Yeah. I know. It sounds seedy. Nontheless, I spent the weekend in Nottingham with a bunch of people that hitherto I’d only known through Facebook. From the looks I’ve had from most of the people I know in real life, that put me somewhere on the social rung directly between a paedophile and Bruce Forsyth.
I think that’s so much fucking hogwash.
Think of the people you know. You’ve probably got a small core of long-term friendships that date back as far as childhood. Along the course of your working life, you’ve probably accumulated a few people from each place you’ve worked and kept in touch with them down the years. And if you’re especially sociable, there’ll be a wider network of friends-of-friends, people from down the pub and the occasional nutter from the bus stop.
A site like Facebook works so well because you get to ‘meet’ people on a much wider basis than accidents of geography or employment will ever allow. If you end up working in an office, you might find nothing in common with the other people there other than the fact that you work in the same building. Sure, you might share a laugh and some in-jokes but that’s no guarantee that there’s any kind of connection that will survive your inevitable move to a different office.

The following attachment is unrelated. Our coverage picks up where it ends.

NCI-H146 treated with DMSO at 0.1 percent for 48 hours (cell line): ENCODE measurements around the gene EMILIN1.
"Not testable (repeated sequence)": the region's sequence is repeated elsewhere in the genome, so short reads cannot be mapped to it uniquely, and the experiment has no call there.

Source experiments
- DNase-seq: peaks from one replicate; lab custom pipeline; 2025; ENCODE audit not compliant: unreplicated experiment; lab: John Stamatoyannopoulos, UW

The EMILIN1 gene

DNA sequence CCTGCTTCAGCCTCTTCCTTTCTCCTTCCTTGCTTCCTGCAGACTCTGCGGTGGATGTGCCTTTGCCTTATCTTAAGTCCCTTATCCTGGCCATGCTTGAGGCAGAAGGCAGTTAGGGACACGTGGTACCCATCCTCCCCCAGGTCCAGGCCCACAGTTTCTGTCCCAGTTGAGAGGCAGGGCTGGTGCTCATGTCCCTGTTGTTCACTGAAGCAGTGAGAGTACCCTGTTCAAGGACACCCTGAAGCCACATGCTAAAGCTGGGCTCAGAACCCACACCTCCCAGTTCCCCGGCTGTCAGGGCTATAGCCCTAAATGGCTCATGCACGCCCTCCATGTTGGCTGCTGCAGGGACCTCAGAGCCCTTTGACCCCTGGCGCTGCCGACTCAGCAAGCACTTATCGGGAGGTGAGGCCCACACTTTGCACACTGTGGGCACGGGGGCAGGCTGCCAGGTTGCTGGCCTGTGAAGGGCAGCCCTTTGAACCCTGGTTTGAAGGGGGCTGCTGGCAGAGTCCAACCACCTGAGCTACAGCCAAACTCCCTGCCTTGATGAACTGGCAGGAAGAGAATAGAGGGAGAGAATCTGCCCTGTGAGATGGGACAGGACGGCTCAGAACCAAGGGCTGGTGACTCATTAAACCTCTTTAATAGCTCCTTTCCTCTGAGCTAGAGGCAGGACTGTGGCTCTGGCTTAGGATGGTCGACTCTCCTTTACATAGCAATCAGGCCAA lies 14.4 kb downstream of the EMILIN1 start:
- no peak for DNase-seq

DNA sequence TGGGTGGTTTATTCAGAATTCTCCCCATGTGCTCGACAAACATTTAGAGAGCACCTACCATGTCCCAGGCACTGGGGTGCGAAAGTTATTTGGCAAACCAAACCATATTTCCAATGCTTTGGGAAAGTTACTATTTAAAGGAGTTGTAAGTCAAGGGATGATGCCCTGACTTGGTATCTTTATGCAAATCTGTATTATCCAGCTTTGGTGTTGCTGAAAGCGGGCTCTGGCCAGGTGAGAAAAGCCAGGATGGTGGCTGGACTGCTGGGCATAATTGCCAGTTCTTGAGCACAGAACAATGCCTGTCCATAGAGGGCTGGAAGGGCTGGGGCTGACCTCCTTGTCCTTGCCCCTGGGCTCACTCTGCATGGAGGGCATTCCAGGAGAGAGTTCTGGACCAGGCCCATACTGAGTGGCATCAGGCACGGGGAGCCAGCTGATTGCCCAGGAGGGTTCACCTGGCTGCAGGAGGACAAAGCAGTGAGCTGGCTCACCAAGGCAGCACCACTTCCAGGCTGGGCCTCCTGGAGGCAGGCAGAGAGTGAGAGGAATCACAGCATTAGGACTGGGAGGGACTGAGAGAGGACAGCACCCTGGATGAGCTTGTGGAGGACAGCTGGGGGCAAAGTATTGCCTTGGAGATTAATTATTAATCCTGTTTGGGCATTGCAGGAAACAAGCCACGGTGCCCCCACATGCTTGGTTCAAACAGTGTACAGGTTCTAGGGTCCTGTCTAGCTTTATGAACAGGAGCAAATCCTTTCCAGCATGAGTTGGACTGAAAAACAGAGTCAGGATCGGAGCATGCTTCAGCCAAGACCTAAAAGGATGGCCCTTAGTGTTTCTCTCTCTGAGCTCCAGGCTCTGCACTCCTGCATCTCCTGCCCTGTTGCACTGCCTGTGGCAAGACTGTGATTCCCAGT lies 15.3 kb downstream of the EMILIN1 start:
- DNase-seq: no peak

In fact, there’s nothing intrinsically new about what Facebook offers. For years, people have been finding people with whom they get on sparklingly through messageboards and forums. Any specialist hobby or interest group has an online hangout which leads to group meetings in some pub somewhere. Life’s richer for it.
So I’ve found a bunch of people of a similar age and outlook on life (get pissed, be ribald) and after a year or two of knowing each other through nothing more substantial than inboxes and text, we found ourselves having a beer in a pub for real. Shock! Horror! The way I look at it, if you’re going to discount being friends with people just because you can’t actually physically see them, then that’s your fucking loss.